8 Interview with Manager revealed Practitioner’s thorough reading of documentary materials to juxtapose risk and safety factors Practitioner’s use of team consultation using SOS as a shared framework; Practitioner ensuring her professional judgment was based on available evidence The manager’s encouragement of the practitioner’s confidence and competence balanced with a readiness to provide a safety net when necessary.

9 cont And throughout the work, at various stages, the engagement with the family, and the worker’s risk assessment was kept on track by using Signs of Safety Risk Assessment and planning tool

10 What are we Worried About? What’s Working Well? What Needs to Happen? Judgme nt

11 WHERE HAS IT COME FROM? Devised by Andrew Turnell and Steve Edwards Grew out of practice in Western Australia Use is spreading in the UK and in various countries around the world

12 Why do each part of SOS matter?

13 Descriptions of past harm Details of incident (s) bringing the family to the attention of the agency Pattern/history Complicating factors Condition/behaviours that contribute to greater difficulty for the family Presence of research based risk factors Danger statement regarding the children Risk to child (children) Context of risk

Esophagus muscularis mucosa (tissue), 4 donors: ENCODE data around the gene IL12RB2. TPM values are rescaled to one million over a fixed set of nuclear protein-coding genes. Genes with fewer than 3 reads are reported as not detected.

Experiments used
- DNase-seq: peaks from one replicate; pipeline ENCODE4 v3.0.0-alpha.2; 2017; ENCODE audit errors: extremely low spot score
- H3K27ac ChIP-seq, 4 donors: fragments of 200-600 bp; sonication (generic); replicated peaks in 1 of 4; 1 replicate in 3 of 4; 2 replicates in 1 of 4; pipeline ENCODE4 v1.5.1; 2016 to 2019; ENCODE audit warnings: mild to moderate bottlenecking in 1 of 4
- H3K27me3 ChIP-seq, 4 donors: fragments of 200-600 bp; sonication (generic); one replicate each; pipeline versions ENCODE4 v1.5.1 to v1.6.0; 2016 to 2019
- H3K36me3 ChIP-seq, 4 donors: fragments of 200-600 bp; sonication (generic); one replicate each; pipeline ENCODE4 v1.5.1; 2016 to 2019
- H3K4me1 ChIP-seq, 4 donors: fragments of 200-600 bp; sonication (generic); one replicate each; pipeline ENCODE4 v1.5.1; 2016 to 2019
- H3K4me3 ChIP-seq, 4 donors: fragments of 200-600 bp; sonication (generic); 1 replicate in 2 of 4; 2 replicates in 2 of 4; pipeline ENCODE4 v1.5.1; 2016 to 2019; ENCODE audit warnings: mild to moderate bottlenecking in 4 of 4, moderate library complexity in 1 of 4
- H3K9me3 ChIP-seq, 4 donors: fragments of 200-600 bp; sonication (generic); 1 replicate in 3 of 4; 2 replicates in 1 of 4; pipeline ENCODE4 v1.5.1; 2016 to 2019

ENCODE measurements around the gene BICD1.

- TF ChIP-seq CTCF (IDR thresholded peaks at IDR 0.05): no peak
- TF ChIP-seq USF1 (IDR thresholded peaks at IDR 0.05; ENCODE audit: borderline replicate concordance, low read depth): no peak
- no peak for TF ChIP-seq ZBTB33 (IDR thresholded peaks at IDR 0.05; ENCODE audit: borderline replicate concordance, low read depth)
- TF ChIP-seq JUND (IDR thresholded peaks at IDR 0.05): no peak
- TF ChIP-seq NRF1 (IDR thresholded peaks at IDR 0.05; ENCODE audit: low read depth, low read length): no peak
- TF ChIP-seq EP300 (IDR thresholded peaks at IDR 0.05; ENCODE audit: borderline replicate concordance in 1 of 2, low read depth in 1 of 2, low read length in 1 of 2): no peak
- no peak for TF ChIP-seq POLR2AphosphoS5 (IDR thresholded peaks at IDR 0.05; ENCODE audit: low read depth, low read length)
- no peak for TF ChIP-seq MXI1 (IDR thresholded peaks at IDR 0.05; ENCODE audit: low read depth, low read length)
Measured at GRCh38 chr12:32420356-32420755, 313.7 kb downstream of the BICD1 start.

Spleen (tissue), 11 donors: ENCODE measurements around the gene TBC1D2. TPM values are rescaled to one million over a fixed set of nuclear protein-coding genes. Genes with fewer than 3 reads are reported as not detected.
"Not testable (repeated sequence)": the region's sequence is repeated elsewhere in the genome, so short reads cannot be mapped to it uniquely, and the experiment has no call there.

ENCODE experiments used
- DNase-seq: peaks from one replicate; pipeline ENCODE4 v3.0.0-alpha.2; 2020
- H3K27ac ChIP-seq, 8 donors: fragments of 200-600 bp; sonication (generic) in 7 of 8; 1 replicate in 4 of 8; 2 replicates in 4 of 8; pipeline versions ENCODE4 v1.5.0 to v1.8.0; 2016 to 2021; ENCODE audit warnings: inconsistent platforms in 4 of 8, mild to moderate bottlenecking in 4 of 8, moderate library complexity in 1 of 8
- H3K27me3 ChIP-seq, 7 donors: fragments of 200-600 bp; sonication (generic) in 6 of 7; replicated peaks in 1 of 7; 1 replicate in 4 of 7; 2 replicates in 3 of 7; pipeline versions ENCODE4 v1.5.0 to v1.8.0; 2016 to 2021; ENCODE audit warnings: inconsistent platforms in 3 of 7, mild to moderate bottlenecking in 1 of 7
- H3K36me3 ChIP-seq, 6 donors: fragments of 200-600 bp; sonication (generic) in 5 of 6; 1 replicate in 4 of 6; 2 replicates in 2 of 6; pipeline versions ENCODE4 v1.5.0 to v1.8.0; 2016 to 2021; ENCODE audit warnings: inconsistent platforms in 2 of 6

14 What safety currently exists? Strengths demonstrated as protection over time Pattern/history of exceptions What are the strengths of this family? Assets, resources capacities within family, individual/ community Meaningful in relation to the identified danger

15 Safety scale 0 = reoccurrence is certain, 10 = there is sufficient safety to closed the case Context scale 0 = this is the worst case of child abuse your agency has ever seen, 10 = this is not a situation where any action would be taken

16 Defining the agency goals for safety – required outcomes Defining the family goals for safety – desired outcomes Building a safety plan

17 Key characteristics of SOS Designed to be used with young people and their families drawing on their resources and empowering carers to do more to keep their children safe Focuses on the key current issues Highlights what is already working well Can trigger immediate progress Developed from practice Only one page